Super Bowl

Snickers Is Coming Back to Super Bowl but Betty White is Not

First Time Since 2011 That the Candy Bar Will Appear in the Big game

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Betty White, who appeared in the 2010 ad, is not coming back.
Betty White, who appeared in the 2010 ad, is not coming back. 
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Mars is benching M&M's in favor of Snickers for its 2015 Super Bowl ad, marking the first time since 2011 that the candy bar will appear in the game.

"We just felt it was time for Snickers to get back on the big stage. Snickers is an iconic brand and obviously the Super Bowl is an iconic event," Snickers brand director Allison Miazga-Bedrick told Ad Age.

The 30-second ad will continue Snickers' "You're Not You When You're Hungry" campaign by BBDO, New York, that launched during the 2010 game with an ad starring Betty White. That ad was a big hit, earning the brand tons of additional PR while fueling a comeback for Ms. White, who went on to appear on shows such as "Saturday Night Live."

Ms. White will not be coming back for the 2015 ad, Ms. Miazga-Bedrick said. She declined to share creative details other than the spot will continue the brand's strategy of using celebrities. In 2011, Snickers ran a Super Bowl ad featuring Roseanne Barr and Richard Lewis.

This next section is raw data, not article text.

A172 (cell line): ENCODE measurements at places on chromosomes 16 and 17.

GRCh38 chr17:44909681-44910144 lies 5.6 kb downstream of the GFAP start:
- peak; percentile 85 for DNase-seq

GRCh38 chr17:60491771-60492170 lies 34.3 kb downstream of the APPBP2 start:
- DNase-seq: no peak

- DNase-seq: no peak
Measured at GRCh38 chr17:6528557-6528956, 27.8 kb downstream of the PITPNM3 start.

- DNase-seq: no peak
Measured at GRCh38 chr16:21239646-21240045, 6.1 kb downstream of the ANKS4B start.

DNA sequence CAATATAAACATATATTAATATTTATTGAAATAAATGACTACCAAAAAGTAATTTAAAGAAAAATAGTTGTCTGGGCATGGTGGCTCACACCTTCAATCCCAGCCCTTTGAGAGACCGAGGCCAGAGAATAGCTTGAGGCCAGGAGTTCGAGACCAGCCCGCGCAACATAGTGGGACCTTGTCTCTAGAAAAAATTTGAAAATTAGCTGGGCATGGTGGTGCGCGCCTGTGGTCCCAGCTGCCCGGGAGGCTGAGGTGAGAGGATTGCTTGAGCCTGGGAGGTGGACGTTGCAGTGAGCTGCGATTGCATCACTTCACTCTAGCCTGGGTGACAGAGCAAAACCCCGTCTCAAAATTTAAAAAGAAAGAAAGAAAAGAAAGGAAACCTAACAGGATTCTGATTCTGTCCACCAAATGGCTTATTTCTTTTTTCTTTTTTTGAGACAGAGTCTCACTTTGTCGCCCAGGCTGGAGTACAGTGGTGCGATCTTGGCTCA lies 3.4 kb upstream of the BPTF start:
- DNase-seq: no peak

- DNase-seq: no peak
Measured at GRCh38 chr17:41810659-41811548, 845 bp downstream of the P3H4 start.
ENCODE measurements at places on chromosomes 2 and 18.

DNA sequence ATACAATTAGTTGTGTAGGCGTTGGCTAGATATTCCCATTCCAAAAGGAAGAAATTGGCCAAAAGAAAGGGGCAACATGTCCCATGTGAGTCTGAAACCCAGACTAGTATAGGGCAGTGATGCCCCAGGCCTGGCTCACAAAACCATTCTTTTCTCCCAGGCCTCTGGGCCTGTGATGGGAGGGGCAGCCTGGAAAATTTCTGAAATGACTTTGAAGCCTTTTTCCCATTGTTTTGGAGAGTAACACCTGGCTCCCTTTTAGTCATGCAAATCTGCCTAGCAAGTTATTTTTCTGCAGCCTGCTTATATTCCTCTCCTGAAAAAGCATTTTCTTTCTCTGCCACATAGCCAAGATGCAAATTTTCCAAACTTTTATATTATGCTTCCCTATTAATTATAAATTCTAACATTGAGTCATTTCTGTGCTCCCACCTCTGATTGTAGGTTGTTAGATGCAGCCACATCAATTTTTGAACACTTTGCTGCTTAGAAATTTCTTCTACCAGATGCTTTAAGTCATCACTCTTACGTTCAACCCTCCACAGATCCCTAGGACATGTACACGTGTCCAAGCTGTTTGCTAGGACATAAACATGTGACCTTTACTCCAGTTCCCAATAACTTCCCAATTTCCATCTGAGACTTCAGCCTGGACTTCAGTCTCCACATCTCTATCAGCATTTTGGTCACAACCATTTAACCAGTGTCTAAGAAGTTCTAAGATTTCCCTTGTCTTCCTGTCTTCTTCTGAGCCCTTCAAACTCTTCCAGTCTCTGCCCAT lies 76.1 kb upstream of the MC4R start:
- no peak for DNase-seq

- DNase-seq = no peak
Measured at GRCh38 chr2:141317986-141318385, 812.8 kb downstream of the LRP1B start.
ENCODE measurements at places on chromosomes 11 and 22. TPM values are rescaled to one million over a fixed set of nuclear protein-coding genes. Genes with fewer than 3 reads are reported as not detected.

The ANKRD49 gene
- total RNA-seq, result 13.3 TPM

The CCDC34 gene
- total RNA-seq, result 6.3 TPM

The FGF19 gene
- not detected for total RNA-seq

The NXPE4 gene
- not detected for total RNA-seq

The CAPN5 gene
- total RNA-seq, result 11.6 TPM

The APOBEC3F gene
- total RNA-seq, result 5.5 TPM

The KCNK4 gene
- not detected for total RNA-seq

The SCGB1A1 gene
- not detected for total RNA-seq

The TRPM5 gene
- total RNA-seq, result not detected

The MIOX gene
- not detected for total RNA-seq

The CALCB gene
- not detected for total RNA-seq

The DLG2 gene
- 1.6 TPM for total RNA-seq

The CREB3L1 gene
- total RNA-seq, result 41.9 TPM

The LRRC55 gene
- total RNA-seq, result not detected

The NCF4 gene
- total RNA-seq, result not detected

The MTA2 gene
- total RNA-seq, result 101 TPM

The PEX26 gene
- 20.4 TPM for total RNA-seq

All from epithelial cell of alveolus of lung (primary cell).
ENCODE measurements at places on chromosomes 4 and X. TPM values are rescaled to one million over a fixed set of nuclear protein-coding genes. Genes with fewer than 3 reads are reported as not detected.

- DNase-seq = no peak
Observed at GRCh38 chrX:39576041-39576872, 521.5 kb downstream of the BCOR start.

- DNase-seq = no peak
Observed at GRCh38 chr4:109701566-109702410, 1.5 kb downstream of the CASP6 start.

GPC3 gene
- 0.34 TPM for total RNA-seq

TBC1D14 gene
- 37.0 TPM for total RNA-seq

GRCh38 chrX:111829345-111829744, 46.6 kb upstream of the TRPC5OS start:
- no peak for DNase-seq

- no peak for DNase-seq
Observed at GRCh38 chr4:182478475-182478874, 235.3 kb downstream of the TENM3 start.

Recently, Snickers has been running an ad starring Cleveland Browns quarterback Johnny Manziel called "Johnny JamBoogie."

Mars, which is an NFL sponsor and regular Super Bowl advertiser, had featured its colorful M&M's characters in ads during the past three Super Bowls. The company has been known to wrestle with the decision on which brand to showcase during the game. But Ms. Miazga-Bedrick indicated that this year's choice was easy. "We made a decision earlier in the year that it was going to be Snickers," she said, noting that the early decision "provides us with more time to put our plans together."

Snickers is the third-largest confectionary brand in the U.S. and is projected to grow sales by 3% in 2014 to nearly $1.2 billion, according to Euromonitor International. M&M's, which is the second-largest confectionary brand, trailing only Reese's, is expected to post growth of 4.2% to $1.9 billion, according to Euromonitor.